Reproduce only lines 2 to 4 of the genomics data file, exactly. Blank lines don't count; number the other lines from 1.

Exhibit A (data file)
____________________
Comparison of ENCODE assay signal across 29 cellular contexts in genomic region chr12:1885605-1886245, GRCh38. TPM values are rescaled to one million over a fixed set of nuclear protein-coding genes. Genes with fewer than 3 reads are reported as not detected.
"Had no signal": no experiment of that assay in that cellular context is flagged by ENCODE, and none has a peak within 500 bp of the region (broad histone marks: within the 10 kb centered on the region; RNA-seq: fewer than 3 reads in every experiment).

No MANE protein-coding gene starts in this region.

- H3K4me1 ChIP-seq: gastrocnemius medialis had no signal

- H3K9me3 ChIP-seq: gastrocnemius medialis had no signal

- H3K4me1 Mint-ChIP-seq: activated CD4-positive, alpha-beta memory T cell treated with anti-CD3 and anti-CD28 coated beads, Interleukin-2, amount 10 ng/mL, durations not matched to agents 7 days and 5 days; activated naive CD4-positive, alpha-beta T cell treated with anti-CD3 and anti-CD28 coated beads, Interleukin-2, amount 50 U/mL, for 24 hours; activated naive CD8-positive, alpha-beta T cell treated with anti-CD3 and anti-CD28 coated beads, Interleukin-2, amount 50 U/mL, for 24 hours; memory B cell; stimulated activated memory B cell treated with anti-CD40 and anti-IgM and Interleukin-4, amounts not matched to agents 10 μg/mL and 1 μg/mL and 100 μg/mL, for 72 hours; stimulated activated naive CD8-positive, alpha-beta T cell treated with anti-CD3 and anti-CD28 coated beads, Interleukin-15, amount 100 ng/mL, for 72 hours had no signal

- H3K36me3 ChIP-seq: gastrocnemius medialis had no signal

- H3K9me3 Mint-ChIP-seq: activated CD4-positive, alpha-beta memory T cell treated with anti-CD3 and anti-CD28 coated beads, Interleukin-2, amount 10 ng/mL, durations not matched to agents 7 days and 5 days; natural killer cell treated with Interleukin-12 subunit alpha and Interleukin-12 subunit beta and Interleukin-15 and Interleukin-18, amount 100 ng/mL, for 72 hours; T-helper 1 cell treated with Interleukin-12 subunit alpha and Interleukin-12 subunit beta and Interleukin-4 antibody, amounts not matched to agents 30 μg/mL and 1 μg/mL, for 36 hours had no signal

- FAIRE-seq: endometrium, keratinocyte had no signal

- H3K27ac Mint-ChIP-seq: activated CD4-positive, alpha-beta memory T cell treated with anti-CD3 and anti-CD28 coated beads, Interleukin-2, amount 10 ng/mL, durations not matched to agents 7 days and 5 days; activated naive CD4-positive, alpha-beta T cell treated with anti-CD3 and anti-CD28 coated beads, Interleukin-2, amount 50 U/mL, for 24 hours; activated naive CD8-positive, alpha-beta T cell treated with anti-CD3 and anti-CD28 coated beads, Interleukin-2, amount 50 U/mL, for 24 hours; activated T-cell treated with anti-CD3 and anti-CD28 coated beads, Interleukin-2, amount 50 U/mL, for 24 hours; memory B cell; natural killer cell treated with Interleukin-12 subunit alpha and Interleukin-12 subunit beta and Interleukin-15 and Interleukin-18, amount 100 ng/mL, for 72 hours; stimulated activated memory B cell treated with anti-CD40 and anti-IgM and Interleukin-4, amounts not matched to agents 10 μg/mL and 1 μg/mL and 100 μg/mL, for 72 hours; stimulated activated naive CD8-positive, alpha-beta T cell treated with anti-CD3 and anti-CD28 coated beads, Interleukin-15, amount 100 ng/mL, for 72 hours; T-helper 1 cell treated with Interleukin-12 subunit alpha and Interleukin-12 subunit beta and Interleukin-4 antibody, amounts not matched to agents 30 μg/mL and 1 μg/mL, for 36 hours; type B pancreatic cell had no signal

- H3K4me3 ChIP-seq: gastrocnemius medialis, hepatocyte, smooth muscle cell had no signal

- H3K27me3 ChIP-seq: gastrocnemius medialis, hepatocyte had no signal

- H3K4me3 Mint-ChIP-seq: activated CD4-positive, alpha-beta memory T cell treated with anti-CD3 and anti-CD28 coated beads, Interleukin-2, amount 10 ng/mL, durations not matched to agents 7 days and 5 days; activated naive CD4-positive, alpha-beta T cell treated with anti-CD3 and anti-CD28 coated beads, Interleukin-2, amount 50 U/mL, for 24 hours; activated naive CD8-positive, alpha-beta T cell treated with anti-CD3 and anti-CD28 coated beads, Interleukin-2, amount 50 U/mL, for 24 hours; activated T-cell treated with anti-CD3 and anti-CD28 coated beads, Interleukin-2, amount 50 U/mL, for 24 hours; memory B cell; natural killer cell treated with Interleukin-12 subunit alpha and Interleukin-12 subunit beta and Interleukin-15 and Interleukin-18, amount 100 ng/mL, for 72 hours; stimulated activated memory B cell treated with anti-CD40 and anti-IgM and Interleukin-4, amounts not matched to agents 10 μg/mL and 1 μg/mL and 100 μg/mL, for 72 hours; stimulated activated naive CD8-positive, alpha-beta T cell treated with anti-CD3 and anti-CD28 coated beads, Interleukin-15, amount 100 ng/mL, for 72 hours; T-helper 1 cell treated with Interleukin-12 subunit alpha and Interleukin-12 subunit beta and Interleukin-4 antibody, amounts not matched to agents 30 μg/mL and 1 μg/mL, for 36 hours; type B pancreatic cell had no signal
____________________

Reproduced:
"Had no signal": no experiment of that assay in that cellular context is flagged by ENCODE, and none has a peak within 500 bp of the region (broad histone marks: within the 10 kb centered on the region; RNA-seq: fewer than 3 reads in every experiment).

No MANE protein-coding gene starts in this region.

- H3K4me1 ChIP-seq: gastrocnemius medialis had no signal